May 26, 2010

Cyborg Buddha: Is what we are born with enough or could we use a little help?

cybog buddha, genetice engineering, buddha, realizationSuzuki Roshi once said something to the effect of, "You're perfect as you are—and you could use a little work."

Transhumanist, bioethicist, and former Buddhist monk James Hughes would agree. And that's an understatement: there's virtually nothing about us, he thinks, that can't be enhanced to improve our chances at realization:

"I think the next couple of decades will probably be determined by our growing ability to control matter at the molecular level, by genetic engineering, and by advances in chemistry and tissue-engineering" he says. "Life expectancy will increase in almost all countries as we slow down the aging process and eliminate many diseases.” Not squeamish about the prospect of enhancing—or, plainly put, overhauling— the human being, Hughes thinks our lives may be changed most by neurotechnologies—stimulant drugs, “smart” drugs, and psychoactive substances that suppress mental illness.

Read Huffingtonpost blogger Richard Eskow's interview with Hughes here—and keep an eye out for a  discussion with James Hughes coming soon to the Tricycle Community.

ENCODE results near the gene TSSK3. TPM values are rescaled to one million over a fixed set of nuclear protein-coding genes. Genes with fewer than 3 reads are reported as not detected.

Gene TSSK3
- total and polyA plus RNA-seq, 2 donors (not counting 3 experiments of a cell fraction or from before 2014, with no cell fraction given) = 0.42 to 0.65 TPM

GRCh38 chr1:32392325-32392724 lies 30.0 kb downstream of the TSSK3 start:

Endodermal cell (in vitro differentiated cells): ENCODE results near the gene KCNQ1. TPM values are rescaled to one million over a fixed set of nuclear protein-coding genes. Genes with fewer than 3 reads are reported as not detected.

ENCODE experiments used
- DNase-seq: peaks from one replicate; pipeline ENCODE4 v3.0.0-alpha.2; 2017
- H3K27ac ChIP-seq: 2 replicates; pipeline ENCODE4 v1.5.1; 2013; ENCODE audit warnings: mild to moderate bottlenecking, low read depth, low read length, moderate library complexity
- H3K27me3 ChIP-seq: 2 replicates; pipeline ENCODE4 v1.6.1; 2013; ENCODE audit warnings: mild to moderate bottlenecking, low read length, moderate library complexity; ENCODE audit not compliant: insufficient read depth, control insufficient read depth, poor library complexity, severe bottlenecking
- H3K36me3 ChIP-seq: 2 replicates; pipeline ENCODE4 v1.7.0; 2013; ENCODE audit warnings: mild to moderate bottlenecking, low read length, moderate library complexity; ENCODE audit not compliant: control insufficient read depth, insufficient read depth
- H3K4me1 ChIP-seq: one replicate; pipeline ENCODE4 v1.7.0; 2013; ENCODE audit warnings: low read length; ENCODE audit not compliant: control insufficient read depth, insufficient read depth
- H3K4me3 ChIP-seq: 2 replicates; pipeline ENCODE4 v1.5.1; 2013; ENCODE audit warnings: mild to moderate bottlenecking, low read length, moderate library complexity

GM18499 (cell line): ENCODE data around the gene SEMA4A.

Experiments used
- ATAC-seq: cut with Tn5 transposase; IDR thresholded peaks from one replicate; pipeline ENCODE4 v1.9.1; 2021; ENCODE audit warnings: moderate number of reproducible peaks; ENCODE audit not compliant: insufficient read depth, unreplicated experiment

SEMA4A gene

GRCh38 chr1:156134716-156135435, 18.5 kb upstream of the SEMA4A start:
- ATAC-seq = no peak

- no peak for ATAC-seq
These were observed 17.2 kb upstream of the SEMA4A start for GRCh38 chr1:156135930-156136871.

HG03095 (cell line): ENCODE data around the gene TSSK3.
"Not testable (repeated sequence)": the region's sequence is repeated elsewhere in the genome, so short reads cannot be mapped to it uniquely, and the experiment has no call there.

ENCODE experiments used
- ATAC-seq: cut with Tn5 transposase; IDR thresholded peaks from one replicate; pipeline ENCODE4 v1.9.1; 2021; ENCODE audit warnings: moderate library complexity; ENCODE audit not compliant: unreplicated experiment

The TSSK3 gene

Art (c) 2010 by Jonathon Rosen

Share with a Friend

Email to a Friend

Already a member? Log in to share this content.

You must be a Tricycle Community member to use this feature.

1. Join as a Basic Member

Signing up to Tricycle newsletters will enroll you as a free Tricycle Basic Member.You can opt out of our emails at any time from your account screen.

2. Enter Your Message Details

Enter multiple email addresses on separate lines or separate them with commas.
This question is for testing whether you are a human visitor and to prevent automated spam submissions.
Tricycle » The Singularity and Buddhism's picture

[...] Hughes Tricycle interview with Richard Eskow “Cyborg Buddha,” blogged about previously here. To me, the idea of further merging with technology to transcend human limitations feels somehow [...]

Tom's picture

I'm not that enthusiastic that any of this will be that easy. We are not talking about a few decades but a few hundred years.

To be very precise on that point: whenever someone tries to "overhaul" the human body by "improving" one single aspect, it comes up with a strong tendency to balance this out by steadily reverting the changes. And if it can't, it is likely to develop an unexpected illness of some sort while trying to cope with the changes made.

This is not just about DNA but also about nature rejecting all that is not necessary as a waste of energy. Even if you might build up muscles using drugs or nano machines, nature will revert this within a reasonable time if you don't use them (even if you trick the DNA in saying that it's fine).

I'm pretty sure you might wipe out some illnesses this way, like cancer, by supported natural processes that are already there and are just malfunctioning.
But you probably won't add brains to a dump person or muscles to a weak one. So you better don't expect miracles.